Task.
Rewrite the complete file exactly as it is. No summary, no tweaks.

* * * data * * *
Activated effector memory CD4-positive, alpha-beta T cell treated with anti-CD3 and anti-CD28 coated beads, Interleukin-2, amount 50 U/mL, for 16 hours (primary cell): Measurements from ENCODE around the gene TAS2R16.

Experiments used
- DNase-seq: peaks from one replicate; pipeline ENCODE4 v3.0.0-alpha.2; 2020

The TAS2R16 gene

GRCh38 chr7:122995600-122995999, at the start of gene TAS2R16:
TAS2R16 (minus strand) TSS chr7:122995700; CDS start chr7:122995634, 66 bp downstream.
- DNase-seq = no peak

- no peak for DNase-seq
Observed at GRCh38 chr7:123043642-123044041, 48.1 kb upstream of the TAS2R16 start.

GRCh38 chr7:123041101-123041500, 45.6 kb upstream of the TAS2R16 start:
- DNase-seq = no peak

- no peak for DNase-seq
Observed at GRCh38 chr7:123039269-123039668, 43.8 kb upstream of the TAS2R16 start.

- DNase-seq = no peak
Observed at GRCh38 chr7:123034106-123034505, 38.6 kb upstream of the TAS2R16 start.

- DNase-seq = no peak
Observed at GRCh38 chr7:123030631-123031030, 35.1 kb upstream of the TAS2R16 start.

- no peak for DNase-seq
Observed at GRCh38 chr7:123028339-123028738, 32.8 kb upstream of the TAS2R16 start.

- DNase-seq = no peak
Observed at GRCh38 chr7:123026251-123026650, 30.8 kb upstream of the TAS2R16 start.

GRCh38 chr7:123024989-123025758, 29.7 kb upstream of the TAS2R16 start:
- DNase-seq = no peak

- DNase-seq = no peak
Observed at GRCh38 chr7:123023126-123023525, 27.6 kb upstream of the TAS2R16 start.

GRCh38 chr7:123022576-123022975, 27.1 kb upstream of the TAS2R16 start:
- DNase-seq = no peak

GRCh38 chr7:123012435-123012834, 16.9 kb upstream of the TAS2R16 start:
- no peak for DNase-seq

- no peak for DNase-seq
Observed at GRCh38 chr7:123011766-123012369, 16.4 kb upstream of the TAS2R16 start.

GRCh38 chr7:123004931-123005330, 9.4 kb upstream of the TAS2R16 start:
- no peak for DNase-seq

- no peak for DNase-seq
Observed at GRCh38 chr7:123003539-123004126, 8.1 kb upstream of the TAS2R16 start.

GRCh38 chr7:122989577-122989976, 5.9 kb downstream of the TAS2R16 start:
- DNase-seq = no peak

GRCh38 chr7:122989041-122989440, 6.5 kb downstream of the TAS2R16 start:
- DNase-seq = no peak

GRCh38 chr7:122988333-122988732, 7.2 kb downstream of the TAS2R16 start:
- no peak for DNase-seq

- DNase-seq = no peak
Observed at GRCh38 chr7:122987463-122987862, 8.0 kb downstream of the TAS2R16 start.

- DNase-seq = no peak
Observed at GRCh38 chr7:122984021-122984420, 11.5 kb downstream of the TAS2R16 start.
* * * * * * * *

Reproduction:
Activated effector memory CD4-positive, alpha-beta T cell treated with anti-CD3 and anti-CD28 coated beads, Interleukin-2, amount 50 U/mL, for 16 hours (primary cell): Measurements from ENCODE around the gene TAS2R16.

Experiments used
- DNase-seq: peaks from one replicate; pipeline ENCODE4 v3.0.0-alpha.2; 2020

The TAS2R16 gene

GRCh38 chr7:122995600-122995999, at the start of gene TAS2R16:
TAS2R16 (minus strand) TSS chr7:122995700; CDS start chr7:122995634, 66 bp downstream.
- DNase-seq = no peak

- no peak for DNase-seq
Observed at GRCh38 chr7:123043642-123044041, 48.1 kb upstream of the TAS2R16 start.

GRCh38 chr7:123041101-123041500, 45.6 kb upstream of the TAS2R16 start:
- DNase-seq = no peak

- no peak for DNase-seq
Observed at GRCh38 chr7:123039269-123039668, 43.8 kb upstream of the TAS2R16 start.

- DNase-seq = no peak
Observed at GRCh38 chr7:123034106-123034505, 38.6 kb upstream of the TAS2R16 start.

- DNase-seq = no peak
Observed at GRCh38 chr7:123030631-123031030, 35.1 kb upstream of the TAS2R16 start.

- no peak for DNase-seq
Observed at GRCh38 chr7:123028339-123028738, 32.8 kb upstream of the TAS2R16 start.

- DNase-seq = no peak
Observed at GRCh38 chr7:123026251-123026650, 30.8 kb upstream of the TAS2R16 start.

GRCh38 chr7:123024989-123025758, 29.7 kb upstream of the TAS2R16 start:
- DNase-seq = no peak

- DNase-seq = no peak
Observed at GRCh38 chr7:123023126-123023525, 27.6 kb upstream of the TAS2R16 start.

GRCh38 chr7:123022576-123022975, 27.1 kb upstream of the TAS2R16 start:
- DNase-seq = no peak

GRCh38 chr7:123012435-123012834, 16.9 kb upstream of the TAS2R16 start:
- no peak for DNase-seq

- no peak for DNase-seq
Observed at GRCh38 chr7:123011766-123012369, 16.4 kb upstream of the TAS2R16 start.

GRCh38 chr7:123004931-123005330, 9.4 kb upstream of the TAS2R16 start:
- no peak for DNase-seq

- no peak for DNase-seq
Observed at GRCh38 chr7:123003539-123004126, 8.1 kb upstream of the TAS2R16 start.

GRCh38 chr7:122989577-122989976, 5.9 kb downstream of the TAS2R16 start:
- DNase-seq = no peak

GRCh38 chr7:122989041-122989440, 6.5 kb downstream of the TAS2R16 start:
- DNase-seq = no peak

GRCh38 chr7:122988333-122988732, 7.2 kb downstream of the TAS2R16 start:
- no peak for DNase-seq

- DNase-seq = no peak
Observed at GRCh38 chr7:122987463-122987862, 8.0 kb downstream of the TAS2R16 start.

- DNase-seq = no peak
Observed at GRCh38 chr7:122984021-122984420, 11.5 kb downstream of the TAS2R16 start.